It is also important to point out that the single history incorporates all actual jumps in time, not all potential ones. The world view where all potential events do actually happen by calling a parallel universe into existence where they do, can still be added on. In fact it would, in a way, restore freedom of will to this scenario.

SCENARIO 2: "DYNAMIC HISTORY"

In such a scenario we can imagine, as many movies have, that time travelers to the past try to change things. Each time time do, history is overwritten. This means we can never be sure that any of these changes prevents time-travel from being invented. This is basically the "grandfather paradox". A typical solution is that such changes are "magically" rendered impossible. So we preserve the "predestination" of time travel being invented, but it seems a rather "ad hoc" and unscientific solution. But if changes are allowed the problem (grandfather paradox) is that these changes always could change history in a way to prevent time-travel from being invented. And if they could happen, we must address this possibility in order to sort out the question of whether time travel is possible in the first place.

Clarification: in movies we often see a "local" version of the paradox in which the trip back in time changes things in a way that the reasons for traveling back disappear, such as fixing a problem or killing your grandfather. This situation can then be "fixed" in turn to make things happen again with more and more time travel events (and here the movies usually stop), but the overall outcome of all attempts is that history is indeed changed, and  these changes could, as said, prevent time-travel from being invented. In other words, we can always "fix" smaller paradoxes but the ultimate paradox of time-travel being prevented by a changed history remains and can never be ruled out.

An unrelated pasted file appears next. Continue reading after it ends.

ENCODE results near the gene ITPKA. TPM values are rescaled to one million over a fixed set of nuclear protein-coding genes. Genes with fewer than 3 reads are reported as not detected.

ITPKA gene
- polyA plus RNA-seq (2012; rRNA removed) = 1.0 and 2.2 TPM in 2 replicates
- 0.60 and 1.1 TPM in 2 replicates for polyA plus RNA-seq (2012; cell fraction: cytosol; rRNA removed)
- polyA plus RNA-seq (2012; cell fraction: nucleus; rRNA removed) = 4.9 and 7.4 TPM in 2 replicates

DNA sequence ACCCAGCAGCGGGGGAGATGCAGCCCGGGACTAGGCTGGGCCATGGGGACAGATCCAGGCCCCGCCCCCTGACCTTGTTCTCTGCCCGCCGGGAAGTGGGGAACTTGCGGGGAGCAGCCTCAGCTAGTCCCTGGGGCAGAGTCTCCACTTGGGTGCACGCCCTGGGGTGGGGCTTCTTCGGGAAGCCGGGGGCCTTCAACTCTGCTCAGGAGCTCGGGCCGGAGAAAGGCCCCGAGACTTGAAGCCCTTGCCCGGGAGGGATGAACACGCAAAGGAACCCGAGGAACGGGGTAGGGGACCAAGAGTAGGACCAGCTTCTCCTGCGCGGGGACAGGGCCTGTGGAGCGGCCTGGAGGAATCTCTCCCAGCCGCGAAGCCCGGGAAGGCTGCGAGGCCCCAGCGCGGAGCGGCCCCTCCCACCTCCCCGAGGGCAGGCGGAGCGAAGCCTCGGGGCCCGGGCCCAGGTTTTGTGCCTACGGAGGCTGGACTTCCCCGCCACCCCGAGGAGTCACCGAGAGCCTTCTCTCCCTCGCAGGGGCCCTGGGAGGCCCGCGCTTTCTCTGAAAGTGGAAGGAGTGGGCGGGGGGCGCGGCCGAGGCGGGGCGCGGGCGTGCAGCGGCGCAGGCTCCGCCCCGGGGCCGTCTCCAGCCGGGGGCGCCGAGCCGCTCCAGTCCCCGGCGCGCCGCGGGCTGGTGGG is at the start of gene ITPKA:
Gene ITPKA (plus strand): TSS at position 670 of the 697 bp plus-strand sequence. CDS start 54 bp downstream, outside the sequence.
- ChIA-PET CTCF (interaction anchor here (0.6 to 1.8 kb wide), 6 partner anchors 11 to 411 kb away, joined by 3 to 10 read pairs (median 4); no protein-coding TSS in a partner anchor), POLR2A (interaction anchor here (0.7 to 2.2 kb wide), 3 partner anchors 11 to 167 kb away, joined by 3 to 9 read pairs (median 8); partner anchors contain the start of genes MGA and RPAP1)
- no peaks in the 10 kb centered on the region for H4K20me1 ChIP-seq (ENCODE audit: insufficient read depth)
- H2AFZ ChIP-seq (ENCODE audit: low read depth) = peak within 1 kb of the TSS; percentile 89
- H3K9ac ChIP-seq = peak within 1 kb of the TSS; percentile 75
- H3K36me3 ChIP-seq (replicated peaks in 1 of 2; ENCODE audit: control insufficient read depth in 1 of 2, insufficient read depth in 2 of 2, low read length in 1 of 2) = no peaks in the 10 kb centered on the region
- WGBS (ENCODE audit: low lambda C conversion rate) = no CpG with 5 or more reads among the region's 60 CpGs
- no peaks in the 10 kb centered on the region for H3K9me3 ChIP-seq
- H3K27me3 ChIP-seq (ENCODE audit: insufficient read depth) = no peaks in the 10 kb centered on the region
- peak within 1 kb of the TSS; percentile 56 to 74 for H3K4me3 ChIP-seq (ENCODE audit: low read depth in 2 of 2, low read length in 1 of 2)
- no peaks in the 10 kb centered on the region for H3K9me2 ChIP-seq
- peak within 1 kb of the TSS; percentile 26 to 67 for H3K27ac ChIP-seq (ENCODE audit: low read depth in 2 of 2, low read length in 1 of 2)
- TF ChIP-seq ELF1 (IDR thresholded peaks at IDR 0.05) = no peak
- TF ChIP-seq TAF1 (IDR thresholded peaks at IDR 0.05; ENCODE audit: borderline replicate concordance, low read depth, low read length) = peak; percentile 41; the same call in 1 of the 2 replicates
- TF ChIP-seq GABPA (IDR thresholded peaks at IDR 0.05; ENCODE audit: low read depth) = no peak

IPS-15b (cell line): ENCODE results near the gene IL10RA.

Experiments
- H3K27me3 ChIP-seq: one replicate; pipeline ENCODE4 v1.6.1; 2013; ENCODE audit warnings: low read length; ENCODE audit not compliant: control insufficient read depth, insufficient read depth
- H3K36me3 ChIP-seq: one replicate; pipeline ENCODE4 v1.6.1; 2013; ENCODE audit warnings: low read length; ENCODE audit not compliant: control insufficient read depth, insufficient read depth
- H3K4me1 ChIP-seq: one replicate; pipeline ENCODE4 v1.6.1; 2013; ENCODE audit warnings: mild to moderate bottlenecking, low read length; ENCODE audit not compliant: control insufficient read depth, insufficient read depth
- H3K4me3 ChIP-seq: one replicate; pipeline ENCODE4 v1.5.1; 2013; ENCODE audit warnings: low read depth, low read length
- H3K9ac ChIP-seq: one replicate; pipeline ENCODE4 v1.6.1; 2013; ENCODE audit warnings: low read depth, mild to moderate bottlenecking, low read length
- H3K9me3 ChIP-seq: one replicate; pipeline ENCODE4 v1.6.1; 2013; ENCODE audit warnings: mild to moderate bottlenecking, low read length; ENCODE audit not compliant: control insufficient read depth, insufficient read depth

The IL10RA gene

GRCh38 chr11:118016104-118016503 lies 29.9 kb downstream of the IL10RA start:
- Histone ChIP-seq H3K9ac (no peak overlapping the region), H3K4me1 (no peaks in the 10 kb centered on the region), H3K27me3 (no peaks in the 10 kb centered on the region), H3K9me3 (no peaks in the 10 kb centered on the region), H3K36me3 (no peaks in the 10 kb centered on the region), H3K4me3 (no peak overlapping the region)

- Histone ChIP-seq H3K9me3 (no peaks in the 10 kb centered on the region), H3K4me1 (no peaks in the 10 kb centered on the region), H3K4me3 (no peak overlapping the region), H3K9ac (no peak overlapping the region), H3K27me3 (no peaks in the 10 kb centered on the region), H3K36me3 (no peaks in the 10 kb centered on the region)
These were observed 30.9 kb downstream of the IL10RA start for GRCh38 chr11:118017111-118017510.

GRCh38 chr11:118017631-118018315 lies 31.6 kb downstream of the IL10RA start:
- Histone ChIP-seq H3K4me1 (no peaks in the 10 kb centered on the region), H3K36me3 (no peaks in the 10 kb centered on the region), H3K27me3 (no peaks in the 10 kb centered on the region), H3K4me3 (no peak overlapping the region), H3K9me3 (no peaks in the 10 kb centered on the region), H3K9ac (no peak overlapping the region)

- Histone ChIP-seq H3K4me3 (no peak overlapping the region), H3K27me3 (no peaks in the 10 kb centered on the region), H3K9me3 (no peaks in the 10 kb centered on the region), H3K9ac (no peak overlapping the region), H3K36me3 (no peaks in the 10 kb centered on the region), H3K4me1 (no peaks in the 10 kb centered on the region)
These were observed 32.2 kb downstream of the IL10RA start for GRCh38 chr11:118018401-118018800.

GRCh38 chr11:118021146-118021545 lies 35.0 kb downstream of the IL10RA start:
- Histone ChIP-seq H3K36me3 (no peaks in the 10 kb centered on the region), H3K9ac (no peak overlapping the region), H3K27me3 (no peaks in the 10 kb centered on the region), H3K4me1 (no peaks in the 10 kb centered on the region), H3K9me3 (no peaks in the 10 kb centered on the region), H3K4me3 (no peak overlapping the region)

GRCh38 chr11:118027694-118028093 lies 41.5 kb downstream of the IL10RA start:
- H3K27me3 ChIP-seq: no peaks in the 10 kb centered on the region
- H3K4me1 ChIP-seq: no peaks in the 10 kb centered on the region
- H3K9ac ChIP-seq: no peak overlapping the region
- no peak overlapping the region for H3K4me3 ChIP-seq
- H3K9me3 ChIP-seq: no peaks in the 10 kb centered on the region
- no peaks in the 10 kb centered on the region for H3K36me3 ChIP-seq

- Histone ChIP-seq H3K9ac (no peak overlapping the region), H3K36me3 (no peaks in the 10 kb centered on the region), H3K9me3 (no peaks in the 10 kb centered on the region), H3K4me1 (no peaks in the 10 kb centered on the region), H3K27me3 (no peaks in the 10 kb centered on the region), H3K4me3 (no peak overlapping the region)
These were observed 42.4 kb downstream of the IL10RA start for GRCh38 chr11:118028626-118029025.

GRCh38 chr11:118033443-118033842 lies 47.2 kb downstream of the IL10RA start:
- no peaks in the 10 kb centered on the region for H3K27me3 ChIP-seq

The curious thing about this paradox is that one possible answer is "so what?" If history is rewritten without time-travel being invented, so be it. That one version of history is overwritten by another one does not mean that the older one never happened (this would be scenario 1), so the fact that time-travel is never invented in the new version does no really clash with the fact that someone/something traveled back "before" history is overwritten. Basically this means that that grandfather paradox does not really exist!

Another corollary of this scenario is that (open) time-travel loops will keep happening until in one of the iterations time-travel is actually prevented from being invented. This means that time-travel loops will keep happening until a version of history is generated where it is never invented. This in turn would mean that time-travel is doomed as, every time it is invented, the universe "naturally selects" in favour of histories where it is never invented, as these are the only ones to continue unimpeded.

SCENARIO 3: MULTIPLE HISTORIES